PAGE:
17. The navigation apparatus of claim 16 wherein, using Kalman filter terminology, a differential observation vector substitutes for the observation vector and a differential state vector substitutes for the state vector, the differential observation vector being the difference between the actual observation vector and the observation vector that would be obtained if the actual state of the platform were the same as the estimated state, the differential state vector being the difference between the actual state vector and the state vector that would be obtained if the actual state of the platform were the same as the estimated state, an average differential observation vector being obtained by averaging the differential observation vector over T delta-time time intervals, an average differential state vector being obtained by averaging the differential state vector over T delta-time time intervals, an average observation matrix being obtained by averaging the product of the t-transition matrix and the observation matrix over T delta-time time intervals, the t-transition matrix being the matrix which extrapolates the differential state vector t delta-time intervals into the future, T being a predetermined integer greater than 1 and t being any integer from 1 to T, the Kalman filter extrapolating the differential state vector by T delta-time intervals by means of the T-transition matrix, the Kalman filter transforming the extrapolated differential state vector into the differential observation vector for the same time by means of the average observation matrix, the Kalman filter obtaining the associated covariance matrix and the filter gain matrix by means of the T-transition matrix and the average observation matrix, the first and second Kalman filters using the same calculated T-transition matrices and average observation matrices.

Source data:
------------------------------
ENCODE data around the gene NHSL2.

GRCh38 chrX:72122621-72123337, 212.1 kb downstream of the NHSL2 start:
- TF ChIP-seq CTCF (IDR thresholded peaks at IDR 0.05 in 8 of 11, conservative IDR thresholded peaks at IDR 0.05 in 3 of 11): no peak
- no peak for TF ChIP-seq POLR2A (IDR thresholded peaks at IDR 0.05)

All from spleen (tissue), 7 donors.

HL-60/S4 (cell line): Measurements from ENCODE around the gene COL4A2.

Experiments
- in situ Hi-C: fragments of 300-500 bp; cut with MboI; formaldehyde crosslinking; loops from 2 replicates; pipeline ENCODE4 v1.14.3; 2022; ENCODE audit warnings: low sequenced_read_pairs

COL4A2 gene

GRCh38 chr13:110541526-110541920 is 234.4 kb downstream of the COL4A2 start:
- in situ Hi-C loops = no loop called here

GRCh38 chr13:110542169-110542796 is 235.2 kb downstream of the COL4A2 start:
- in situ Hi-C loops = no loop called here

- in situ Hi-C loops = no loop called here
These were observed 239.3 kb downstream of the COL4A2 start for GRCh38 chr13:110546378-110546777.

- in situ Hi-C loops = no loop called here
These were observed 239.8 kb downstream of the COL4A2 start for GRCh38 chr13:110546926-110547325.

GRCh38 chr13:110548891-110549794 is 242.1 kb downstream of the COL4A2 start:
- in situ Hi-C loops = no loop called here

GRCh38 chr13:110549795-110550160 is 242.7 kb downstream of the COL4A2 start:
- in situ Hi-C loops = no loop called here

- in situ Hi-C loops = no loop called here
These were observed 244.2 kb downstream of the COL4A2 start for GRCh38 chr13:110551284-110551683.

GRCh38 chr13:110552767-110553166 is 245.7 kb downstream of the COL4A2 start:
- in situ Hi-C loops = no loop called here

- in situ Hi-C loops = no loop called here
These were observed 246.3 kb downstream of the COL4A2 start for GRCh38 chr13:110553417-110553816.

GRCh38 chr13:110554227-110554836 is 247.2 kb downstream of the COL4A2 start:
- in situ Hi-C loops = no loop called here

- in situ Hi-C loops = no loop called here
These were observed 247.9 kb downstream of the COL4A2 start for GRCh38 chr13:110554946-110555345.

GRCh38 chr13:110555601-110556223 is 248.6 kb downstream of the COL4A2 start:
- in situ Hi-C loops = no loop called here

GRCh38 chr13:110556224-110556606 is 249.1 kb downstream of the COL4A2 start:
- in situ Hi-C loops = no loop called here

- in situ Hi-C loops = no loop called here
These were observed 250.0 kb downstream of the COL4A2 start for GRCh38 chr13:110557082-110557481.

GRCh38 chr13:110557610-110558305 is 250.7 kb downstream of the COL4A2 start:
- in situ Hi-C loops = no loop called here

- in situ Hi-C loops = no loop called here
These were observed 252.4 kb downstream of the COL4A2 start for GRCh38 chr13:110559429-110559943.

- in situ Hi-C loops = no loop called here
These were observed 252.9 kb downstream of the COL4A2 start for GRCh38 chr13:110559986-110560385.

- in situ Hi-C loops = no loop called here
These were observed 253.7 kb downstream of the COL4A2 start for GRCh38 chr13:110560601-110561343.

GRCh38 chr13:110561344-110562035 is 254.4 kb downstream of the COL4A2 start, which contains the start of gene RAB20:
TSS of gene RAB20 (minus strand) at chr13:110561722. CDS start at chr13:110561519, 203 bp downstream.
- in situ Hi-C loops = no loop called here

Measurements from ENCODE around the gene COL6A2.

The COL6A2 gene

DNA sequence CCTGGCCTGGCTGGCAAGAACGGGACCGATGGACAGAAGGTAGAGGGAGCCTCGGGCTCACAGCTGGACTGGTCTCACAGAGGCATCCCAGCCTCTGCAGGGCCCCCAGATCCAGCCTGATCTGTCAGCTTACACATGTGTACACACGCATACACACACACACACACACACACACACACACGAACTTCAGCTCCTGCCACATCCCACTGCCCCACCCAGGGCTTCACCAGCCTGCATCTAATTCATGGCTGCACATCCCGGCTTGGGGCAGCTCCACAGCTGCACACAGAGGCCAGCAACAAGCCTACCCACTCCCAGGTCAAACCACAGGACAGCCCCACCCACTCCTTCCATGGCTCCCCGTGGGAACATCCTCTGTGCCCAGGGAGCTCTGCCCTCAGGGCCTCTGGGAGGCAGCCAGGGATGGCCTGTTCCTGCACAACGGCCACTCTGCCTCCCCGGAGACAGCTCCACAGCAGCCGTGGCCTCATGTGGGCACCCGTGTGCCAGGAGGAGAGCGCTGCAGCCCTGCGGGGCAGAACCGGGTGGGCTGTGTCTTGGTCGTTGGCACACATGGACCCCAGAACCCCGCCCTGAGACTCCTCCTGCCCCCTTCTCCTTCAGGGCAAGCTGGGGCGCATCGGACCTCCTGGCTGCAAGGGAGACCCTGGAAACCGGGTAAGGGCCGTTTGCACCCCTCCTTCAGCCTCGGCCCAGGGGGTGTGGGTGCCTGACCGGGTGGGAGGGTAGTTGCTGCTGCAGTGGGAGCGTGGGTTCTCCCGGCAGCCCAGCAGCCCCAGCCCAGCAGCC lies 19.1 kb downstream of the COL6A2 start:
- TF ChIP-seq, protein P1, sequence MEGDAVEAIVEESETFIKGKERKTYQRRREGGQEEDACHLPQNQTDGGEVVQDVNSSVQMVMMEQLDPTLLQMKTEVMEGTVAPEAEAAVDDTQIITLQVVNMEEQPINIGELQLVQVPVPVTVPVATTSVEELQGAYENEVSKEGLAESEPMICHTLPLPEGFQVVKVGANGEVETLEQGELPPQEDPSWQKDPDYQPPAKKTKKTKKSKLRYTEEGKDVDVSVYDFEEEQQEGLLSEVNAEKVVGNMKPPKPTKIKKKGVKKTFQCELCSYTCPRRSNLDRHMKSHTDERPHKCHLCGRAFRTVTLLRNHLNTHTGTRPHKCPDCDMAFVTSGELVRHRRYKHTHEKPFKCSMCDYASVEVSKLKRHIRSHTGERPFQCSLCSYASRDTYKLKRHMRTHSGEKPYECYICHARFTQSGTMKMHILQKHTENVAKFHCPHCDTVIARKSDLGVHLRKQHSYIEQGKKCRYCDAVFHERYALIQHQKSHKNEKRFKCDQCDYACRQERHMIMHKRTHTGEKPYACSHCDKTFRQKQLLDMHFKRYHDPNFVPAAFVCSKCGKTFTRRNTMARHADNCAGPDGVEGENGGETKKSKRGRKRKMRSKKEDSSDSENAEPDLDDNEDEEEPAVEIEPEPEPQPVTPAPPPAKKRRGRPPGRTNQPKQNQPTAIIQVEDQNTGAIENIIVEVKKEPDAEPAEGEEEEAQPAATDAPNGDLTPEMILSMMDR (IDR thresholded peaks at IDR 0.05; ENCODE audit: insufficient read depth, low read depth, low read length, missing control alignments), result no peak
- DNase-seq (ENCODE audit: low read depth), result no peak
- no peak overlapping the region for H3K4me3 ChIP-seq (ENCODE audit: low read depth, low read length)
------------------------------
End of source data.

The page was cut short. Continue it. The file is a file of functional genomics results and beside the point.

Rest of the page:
18. The navigation apparatus of claim 17 wherein values of the average differential state vector, the average differential observation vector, the average observation matrix, and the T-transition matrix are calculated and retained in the memory for at least KT delta-time intervals, K being an integer.